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Is there a need to include HIV, HBV and HCV viruses in the Saudi premarital screening programme on the basis of their prevalence and transmission risk factors?
  1. Fahad M Alswaidi*,
  2. Sarah S J O'Brien
  1. University of Manchester, School of Translational Medicine, United Kingdom
  1. Correspondence to: Fahad M Alswaidi, University of Manchester, 81 Brantingham Road, Manchester, M16 8SA, United Kingdom; f_alswaidi{at}hotmail.com

Abstract

Background: In January 2008, the Saudi Arabian health authority included mandatory testing for HIV, HBV and HCV viruses in the premarital screening programme. Epidemiologically, there were few justifications for their inclusion as disease prevalences and distributions are poorly understood in the population. This study aims to provide information about HBV, HCV and HIV prevalences and risk factors for disease transmission, and so produce evidence for informed decision-making on the inclusion of these infectious diseases in the screening programme.

Methods: This is a cross-sectional descriptive study embedded in the existing national premarital screening programme for thalassaemia and sickle cell disease to estimate the prevalence of HIV, HBV and HCV infections (n= 74662), followed by a case-control study to identify risk factors responsible for infection transmission (n= 540).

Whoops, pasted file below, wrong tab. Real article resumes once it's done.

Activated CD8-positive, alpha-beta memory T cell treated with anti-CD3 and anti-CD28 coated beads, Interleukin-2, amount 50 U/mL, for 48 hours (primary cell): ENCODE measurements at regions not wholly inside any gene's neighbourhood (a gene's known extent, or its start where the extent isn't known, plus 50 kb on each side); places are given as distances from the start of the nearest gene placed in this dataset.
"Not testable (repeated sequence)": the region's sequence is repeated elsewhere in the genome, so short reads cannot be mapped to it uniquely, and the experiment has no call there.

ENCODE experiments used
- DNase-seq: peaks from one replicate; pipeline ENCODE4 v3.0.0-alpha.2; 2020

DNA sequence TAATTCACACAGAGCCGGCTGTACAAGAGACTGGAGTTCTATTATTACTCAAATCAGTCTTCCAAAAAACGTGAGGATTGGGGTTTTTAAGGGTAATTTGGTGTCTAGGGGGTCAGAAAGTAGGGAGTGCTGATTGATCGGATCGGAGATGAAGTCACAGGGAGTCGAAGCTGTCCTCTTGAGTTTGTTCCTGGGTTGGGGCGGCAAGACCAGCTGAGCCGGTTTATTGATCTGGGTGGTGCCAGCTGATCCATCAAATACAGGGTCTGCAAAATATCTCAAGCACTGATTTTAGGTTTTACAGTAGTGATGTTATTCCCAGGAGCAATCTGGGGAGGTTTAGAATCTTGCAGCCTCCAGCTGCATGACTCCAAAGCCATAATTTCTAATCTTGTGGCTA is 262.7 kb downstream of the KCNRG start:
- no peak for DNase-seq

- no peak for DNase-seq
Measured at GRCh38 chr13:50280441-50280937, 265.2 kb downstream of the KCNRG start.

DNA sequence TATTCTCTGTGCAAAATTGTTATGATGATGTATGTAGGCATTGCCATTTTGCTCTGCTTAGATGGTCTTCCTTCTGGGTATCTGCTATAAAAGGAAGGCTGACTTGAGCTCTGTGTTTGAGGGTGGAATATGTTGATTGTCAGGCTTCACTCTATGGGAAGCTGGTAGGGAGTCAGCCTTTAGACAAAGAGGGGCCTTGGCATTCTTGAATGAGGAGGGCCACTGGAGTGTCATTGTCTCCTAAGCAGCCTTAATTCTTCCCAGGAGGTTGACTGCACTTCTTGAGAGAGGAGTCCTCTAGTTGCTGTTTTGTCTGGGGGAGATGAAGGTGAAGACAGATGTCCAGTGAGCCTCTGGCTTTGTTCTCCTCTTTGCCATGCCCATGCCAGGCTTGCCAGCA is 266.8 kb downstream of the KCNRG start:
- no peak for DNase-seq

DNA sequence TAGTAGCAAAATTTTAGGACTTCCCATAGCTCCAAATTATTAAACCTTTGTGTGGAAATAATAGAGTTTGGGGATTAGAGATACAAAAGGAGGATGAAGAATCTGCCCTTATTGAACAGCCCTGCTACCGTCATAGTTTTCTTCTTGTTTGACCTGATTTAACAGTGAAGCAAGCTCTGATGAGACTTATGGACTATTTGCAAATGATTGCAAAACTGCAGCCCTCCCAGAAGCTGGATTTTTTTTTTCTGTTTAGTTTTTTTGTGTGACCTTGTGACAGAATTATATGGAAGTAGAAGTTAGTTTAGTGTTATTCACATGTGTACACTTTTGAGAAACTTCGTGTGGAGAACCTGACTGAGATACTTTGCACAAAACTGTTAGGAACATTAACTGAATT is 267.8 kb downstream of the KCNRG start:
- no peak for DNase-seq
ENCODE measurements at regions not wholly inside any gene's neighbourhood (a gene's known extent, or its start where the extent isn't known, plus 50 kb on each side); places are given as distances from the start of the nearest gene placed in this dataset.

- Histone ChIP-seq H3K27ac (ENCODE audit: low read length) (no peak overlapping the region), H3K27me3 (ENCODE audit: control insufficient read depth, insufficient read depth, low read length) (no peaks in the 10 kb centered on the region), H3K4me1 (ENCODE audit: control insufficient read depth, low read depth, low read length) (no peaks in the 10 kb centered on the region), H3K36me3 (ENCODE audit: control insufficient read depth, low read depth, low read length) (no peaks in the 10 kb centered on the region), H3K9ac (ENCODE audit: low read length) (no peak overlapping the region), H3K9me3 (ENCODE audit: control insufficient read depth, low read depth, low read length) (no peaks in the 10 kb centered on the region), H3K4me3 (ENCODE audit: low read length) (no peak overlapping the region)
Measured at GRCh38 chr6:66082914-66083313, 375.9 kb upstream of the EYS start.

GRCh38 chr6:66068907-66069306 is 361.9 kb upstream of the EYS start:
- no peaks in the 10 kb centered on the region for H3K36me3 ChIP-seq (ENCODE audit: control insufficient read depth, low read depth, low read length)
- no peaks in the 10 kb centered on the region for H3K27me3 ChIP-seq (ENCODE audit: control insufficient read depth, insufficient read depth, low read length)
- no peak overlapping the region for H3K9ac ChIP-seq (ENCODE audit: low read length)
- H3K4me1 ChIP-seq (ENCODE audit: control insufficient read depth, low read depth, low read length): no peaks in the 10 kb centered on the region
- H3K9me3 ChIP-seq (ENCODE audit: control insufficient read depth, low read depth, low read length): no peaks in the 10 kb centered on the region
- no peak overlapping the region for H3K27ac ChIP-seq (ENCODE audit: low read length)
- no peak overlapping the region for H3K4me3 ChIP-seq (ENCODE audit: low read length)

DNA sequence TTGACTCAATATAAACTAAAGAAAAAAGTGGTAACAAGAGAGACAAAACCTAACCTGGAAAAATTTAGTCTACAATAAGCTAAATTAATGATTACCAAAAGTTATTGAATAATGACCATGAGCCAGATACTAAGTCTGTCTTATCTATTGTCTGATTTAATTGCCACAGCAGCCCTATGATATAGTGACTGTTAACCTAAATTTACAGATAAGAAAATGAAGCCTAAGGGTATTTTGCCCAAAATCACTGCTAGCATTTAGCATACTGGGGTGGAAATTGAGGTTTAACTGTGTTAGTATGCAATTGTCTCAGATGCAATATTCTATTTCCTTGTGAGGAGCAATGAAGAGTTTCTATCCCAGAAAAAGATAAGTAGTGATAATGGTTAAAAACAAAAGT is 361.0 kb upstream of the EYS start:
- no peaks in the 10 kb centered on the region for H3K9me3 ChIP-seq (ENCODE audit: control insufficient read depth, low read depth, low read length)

Results: The average HIV prevalence is 0.03%, 1.31% for HBV and 0.33% for HCV. Sharing personal belongings particularly razors, blood transfusions, cuts at barbershops and extramarital relationships showed the highest significant associations with the transmission of these viruses.

Conclusion: The prevalences of HIV, HBV and HCV in Saudi Arabia are among the lowest worldwide. However, all the important risk factors associated with transmitting these viruses are significantly present in the Saudi community. Saudi Arabia is financially capable of screening for these infections in the mandatory premarital programme and of providing medical care for the discovered cases, but focusing on the health education programmes may offset the need to mandatory testing.

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